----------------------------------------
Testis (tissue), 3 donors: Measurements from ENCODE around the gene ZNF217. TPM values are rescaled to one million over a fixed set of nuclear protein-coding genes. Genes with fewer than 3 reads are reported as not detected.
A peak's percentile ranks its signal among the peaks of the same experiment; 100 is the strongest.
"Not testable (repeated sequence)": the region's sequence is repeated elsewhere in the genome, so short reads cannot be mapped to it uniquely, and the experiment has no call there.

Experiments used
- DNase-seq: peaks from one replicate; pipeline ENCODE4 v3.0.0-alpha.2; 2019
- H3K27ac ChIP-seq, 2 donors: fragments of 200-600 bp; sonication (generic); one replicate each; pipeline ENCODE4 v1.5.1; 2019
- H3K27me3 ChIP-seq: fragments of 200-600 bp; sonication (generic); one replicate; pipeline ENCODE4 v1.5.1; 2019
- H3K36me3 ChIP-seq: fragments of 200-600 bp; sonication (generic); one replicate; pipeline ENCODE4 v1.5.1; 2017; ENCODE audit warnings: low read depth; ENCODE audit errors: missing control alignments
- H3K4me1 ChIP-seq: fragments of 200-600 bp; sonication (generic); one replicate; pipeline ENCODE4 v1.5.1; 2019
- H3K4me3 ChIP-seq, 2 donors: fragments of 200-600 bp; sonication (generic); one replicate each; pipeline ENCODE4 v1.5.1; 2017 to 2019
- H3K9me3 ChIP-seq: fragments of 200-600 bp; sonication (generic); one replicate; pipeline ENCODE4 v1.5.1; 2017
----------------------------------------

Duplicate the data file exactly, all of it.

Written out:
Testis (tissue), 3 donors: Measurements from ENCODE around the gene ZNF217. TPM values are rescaled to one million over a fixed set of nuclear protein-coding genes. Genes with fewer than 3 reads are reported as not detected.
A peak's percentile ranks its signal among the peaks of the same experiment; 100 is the strongest.
"Not testable (repeated sequence)": the region's sequence is repeated elsewhere in the genome, so short reads cannot be mapped to it uniquely, and the experiment has no call there.

Experiments used
- DNase-seq: peaks from one replicate; pipeline ENCODE4 v3.0.0-alpha.2; 2019
- H3K27ac ChIP-seq, 2 donors: fragments of 200-600 bp; sonication (generic); one replicate each; pipeline ENCODE4 v1.5.1; 2019
- H3K27me3 ChIP-seq: fragments of 200-600 bp; sonication (generic); one replicate; pipeline ENCODE4 v1.5.1; 2019
- H3K36me3 ChIP-seq: fragments of 200-600 bp; sonication (generic); one replicate; pipeline ENCODE4 v1.5.1; 2017; ENCODE audit warnings: low read depth; ENCODE audit errors: missing control alignments
- H3K4me1 ChIP-seq: fragments of 200-600 bp; sonication (generic); one replicate; pipeline ENCODE4 v1.5.1; 2019
- H3K4me3 ChIP-seq, 2 donors: fragments of 200-600 bp; sonication (generic); one replicate each; pipeline ENCODE4 v1.5.1; 2017 to 2019
- H3K9me3 ChIP-seq: fragments of 200-600 bp; sonication (generic); one replicate; pipeline ENCODE4 v1.5.1; 2017